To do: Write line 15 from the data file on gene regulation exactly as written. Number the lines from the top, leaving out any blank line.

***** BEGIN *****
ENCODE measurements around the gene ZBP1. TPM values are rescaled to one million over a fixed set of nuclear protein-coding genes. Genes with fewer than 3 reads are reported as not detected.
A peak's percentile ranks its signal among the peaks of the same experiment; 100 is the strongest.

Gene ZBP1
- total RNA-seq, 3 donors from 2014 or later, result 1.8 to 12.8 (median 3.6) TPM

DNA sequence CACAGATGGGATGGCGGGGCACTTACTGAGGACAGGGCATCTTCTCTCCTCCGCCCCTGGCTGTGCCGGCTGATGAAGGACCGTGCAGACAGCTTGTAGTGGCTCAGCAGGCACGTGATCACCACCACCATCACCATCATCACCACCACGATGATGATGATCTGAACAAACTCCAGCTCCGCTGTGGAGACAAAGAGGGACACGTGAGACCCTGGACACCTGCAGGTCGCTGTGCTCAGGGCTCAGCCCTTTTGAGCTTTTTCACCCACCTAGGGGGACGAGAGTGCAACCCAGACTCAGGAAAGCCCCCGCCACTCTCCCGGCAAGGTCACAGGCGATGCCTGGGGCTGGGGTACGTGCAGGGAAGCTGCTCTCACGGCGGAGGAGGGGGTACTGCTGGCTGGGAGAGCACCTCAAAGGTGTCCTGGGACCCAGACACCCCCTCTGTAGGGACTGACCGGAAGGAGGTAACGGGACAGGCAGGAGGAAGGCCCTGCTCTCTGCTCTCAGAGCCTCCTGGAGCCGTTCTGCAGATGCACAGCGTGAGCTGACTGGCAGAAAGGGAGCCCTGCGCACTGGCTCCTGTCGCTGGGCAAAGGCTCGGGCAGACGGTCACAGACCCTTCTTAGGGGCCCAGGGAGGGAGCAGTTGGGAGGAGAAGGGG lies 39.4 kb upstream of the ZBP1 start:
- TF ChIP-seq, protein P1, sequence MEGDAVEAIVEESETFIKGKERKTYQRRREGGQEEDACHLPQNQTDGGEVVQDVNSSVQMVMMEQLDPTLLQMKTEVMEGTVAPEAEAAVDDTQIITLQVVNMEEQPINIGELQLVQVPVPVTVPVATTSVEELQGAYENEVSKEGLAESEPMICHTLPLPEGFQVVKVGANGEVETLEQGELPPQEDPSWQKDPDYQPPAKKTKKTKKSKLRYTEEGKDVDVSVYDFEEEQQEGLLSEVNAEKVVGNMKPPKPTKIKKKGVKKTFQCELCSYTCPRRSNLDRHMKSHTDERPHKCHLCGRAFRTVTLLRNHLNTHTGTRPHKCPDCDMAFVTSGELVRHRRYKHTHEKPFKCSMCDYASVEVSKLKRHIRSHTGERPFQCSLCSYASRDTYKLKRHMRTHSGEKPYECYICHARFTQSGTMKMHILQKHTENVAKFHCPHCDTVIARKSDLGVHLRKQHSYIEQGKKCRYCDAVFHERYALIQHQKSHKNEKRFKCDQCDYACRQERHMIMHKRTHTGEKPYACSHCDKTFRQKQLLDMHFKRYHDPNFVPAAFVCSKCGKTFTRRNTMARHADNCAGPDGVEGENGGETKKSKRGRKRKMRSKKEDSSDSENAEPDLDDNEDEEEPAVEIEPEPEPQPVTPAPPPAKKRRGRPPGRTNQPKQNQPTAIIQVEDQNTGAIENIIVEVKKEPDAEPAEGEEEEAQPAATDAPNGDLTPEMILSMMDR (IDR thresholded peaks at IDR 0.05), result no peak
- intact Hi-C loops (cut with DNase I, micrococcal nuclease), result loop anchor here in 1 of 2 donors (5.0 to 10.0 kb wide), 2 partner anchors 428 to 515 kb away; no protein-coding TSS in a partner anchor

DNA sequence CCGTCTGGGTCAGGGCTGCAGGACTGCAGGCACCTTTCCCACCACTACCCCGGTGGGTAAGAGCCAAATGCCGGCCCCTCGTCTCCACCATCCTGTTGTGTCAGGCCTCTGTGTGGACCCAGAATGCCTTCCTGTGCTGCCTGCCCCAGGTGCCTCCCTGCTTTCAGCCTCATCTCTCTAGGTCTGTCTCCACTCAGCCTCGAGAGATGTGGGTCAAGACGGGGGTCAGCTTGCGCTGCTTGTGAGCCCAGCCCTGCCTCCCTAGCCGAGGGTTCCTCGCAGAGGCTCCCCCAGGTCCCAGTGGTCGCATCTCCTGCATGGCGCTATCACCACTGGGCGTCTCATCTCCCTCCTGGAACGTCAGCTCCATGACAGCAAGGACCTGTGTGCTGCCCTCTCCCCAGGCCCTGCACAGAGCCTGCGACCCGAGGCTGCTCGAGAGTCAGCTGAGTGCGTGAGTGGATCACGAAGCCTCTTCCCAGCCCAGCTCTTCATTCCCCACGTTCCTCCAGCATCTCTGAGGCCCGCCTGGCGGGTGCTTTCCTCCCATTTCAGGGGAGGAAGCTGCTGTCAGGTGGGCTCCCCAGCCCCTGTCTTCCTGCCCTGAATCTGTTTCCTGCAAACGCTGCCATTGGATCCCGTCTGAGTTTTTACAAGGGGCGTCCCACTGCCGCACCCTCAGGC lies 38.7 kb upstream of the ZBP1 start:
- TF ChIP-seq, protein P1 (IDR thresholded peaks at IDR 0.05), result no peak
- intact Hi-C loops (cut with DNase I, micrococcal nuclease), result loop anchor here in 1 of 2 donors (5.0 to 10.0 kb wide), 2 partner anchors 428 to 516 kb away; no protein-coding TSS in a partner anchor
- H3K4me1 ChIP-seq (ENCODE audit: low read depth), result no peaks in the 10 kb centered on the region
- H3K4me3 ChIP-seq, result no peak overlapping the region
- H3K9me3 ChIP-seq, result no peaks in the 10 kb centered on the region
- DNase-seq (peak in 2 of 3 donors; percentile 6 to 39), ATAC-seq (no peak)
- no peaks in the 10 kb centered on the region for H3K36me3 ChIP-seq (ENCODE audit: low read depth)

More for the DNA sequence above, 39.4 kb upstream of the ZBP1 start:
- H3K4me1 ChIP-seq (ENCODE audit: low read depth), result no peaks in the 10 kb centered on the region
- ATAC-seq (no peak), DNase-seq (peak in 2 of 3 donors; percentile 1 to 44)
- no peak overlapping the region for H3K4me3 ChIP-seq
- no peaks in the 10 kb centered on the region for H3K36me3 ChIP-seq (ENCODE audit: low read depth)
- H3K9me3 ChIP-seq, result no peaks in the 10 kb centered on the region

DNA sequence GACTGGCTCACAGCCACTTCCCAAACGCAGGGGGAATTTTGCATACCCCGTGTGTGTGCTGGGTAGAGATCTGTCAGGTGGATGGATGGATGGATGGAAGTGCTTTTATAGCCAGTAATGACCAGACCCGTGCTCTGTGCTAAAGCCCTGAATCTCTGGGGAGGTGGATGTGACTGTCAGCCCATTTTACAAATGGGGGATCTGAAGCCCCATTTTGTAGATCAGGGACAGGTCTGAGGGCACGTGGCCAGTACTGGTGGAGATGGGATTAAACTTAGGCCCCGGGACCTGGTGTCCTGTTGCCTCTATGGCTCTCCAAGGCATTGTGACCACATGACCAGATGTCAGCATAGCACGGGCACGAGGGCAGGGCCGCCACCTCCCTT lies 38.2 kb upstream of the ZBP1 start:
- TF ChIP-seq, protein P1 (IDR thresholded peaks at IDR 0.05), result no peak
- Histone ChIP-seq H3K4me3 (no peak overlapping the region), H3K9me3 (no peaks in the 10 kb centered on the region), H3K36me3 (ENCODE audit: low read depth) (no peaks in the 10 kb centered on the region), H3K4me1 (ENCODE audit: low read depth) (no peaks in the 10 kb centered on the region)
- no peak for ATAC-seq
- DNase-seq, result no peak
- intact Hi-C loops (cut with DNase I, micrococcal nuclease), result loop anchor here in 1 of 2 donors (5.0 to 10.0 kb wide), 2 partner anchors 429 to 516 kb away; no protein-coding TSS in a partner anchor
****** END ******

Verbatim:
- no peaks in the 10 kb centered on the region for H3K36me3 ChIP-seq (ENCODE audit: low read depth)